Recently, YOU+ 2.0 international youth community was finalised.
Compared to YOU+ 1.0 emphasising apartment-letting, YOU+ 2.0 is expected to be more focused on “de-apartmentisation”, amplifying off-line networking among young people. Thus, YOU+ Qianhai dream factory in Shenzhen has become the first new 2.0. Apart from supplying basic accommodation, YOU+ 2.0 has established a new type of shared space which integrates accommodation, work, life and resource consolidation, covering 3,300 square meters.
The two eight-story complexes being renovated in Guangzhou are aimed at single people below the age of 45. Each contains 100 housing units. They will be set up to encourage a close-knit community atmosphere and foster communication among the residents. There are four types of accommodation on offer and each has a balcony. Essentially, they are dormitories set up as startup living spaces. 19-square meter four-person bedrooms each have a bathroom but no kitchen. Residents can cook in the cafeteria or communal kitchens. Each building has a gym, billiards room, bar, game room, and open areas for meetups.
The demand for new housing project models like YOU+, which addresses community needs and expectations, is huge. Like many other mega cities around the world, there are needs from different communities. In China, real estate companies are expected to be part of the solution.
By providing craft beer, music festivals and creative markets are YOU+’s attempt to re-define the meaning of community. YOU+ was able to shift from an apartment brand which stresses social networking among young people, to a content provider and operator.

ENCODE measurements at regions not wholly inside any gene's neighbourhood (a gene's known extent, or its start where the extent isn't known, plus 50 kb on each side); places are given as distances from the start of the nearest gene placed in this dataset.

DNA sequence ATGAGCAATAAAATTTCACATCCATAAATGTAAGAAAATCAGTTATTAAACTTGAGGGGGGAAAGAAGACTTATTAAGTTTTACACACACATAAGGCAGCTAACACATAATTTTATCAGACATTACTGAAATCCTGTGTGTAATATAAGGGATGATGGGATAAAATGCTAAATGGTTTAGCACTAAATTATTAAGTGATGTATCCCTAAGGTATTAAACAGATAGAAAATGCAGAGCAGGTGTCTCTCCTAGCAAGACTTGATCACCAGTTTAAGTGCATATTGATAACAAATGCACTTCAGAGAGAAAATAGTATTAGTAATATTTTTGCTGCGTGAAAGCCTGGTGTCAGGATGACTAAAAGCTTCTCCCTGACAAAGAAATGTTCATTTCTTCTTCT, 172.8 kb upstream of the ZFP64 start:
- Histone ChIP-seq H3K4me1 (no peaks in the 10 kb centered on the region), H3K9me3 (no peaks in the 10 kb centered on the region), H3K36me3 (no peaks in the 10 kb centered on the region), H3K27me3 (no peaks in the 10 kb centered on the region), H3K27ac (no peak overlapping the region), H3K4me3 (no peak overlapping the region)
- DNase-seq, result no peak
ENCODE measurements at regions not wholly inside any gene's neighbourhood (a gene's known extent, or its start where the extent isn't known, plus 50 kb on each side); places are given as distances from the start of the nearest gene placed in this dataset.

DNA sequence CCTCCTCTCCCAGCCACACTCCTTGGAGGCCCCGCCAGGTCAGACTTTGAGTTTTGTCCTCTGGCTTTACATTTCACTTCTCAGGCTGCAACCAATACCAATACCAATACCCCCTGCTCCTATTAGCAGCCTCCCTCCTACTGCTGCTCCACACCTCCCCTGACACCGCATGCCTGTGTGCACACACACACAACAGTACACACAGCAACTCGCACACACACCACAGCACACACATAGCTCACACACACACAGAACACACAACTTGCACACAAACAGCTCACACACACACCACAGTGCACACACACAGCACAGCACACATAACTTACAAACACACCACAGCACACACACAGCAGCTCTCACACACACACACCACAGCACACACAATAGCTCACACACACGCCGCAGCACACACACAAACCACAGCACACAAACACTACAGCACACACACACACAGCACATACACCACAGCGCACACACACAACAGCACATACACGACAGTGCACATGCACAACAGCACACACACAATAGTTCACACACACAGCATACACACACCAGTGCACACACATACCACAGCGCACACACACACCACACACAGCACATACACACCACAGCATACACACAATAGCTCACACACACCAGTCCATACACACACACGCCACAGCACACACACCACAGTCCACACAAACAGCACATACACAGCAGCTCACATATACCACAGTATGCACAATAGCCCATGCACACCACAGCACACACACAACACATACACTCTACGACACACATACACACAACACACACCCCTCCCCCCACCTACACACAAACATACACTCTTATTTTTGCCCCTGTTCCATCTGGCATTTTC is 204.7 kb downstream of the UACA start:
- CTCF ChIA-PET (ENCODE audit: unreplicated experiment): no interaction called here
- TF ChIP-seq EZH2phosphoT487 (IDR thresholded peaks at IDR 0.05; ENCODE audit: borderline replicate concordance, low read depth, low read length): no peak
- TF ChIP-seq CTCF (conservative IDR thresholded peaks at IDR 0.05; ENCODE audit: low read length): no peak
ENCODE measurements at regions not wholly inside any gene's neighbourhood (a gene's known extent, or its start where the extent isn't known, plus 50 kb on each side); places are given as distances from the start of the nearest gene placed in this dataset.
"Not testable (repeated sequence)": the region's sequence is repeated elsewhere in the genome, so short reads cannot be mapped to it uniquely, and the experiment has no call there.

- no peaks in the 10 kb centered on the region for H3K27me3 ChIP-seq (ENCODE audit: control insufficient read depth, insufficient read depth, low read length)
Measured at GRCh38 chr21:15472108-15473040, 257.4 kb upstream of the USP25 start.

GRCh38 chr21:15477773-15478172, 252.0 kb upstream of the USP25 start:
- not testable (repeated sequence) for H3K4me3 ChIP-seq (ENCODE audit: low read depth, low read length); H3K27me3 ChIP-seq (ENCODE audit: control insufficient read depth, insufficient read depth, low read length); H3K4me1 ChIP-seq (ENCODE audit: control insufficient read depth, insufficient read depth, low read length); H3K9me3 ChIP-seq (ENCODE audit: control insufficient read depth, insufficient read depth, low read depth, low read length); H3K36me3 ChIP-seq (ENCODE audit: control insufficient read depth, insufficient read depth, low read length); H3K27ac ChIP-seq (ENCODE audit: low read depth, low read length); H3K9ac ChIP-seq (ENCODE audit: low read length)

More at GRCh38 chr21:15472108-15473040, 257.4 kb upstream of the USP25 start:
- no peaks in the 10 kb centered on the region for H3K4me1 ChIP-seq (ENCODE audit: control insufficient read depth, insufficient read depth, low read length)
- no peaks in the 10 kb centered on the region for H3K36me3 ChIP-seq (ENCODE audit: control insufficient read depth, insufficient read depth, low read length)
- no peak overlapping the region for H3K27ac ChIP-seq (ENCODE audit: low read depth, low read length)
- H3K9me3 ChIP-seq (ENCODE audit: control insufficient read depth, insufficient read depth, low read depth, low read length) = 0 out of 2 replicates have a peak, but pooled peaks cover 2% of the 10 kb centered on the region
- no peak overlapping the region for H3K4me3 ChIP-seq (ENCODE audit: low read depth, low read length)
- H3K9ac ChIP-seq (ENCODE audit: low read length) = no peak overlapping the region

From another perspective, YOU+ for millennials is not only a place to stay and socialise, but to satisfy demands for hobbies, different lifestyles offering career guidance services. All these factors allow us “an upgrade of rental housing”.
Due to a high amount of Hong Kong entrepreneurs flocking into Qianhai, Hong Kong youth have also become the target of YOU+. That is to say, YOU+ will not be limited only within mainland China.
“We are preparing the next round of overseas expansion, which is our long-term strategy. No matter whether it is Hong Kong, Macau, Taiwan, North America, Europe or Australia, where there are young people, there is YOU+,” said the founder of YOU+.
YOU+ already has two apartment projects in Guangzhou and another 8 branches in Beijing, Shanghai and Guangzhou are in construction. In China, people live in close proximity due to expensive house land prices, yet they remain isolated as they seldom have the opportunity
to interact with their neighbours. If property developers create more community spaces, which allows the residents to interact, or organise engaging activities for them, it will foster a sense of community spirit among neighbours.
With China’s young people getting priced out the property market by a mix of rising prices and fewer affordable homes, the “upgrade of rental housing” seems theoretically feasible. For millennials, however, apartment renting has always been a game of outlay and experience. And it’s hardly possible to strike a balance between the two. For YOU+ and other similar start-ups, they not only need to meet young tenants’ demands, but to create a better work-life balance for them. There is still a long way to go.
Translated by Amber Yang
Edited by Elizabeth Winkelman